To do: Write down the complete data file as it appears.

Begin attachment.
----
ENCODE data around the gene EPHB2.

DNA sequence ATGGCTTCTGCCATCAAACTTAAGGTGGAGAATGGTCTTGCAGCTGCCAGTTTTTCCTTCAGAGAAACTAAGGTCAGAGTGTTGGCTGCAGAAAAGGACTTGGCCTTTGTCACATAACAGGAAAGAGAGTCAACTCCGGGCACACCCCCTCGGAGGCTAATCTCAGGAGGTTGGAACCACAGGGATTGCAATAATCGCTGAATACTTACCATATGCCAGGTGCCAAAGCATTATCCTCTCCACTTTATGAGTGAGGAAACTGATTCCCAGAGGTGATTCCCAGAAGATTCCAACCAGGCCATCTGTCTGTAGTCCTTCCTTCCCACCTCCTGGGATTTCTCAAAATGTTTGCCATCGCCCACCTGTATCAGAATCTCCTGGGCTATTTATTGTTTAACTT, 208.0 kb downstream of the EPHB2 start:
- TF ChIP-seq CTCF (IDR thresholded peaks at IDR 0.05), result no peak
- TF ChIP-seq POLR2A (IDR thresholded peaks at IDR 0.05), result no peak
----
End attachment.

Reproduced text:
ENCODE data around the gene EPHB2.

DNA sequence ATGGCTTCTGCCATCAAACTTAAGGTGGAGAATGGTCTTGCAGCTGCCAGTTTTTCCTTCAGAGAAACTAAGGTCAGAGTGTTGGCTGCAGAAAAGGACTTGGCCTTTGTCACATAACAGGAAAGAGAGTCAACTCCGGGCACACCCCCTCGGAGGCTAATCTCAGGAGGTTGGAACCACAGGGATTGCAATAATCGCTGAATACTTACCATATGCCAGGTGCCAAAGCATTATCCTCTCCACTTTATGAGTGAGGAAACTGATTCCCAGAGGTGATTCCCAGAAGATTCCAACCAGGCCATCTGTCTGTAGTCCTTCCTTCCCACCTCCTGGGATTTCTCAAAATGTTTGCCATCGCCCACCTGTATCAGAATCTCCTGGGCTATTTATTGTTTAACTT, 208.0 kb downstream of the EPHB2 start:
- TF ChIP-seq CTCF (IDR thresholded peaks at IDR 0.05), result no peak
- TF ChIP-seq POLR2A (IDR thresholded peaks at IDR 0.05), result no peak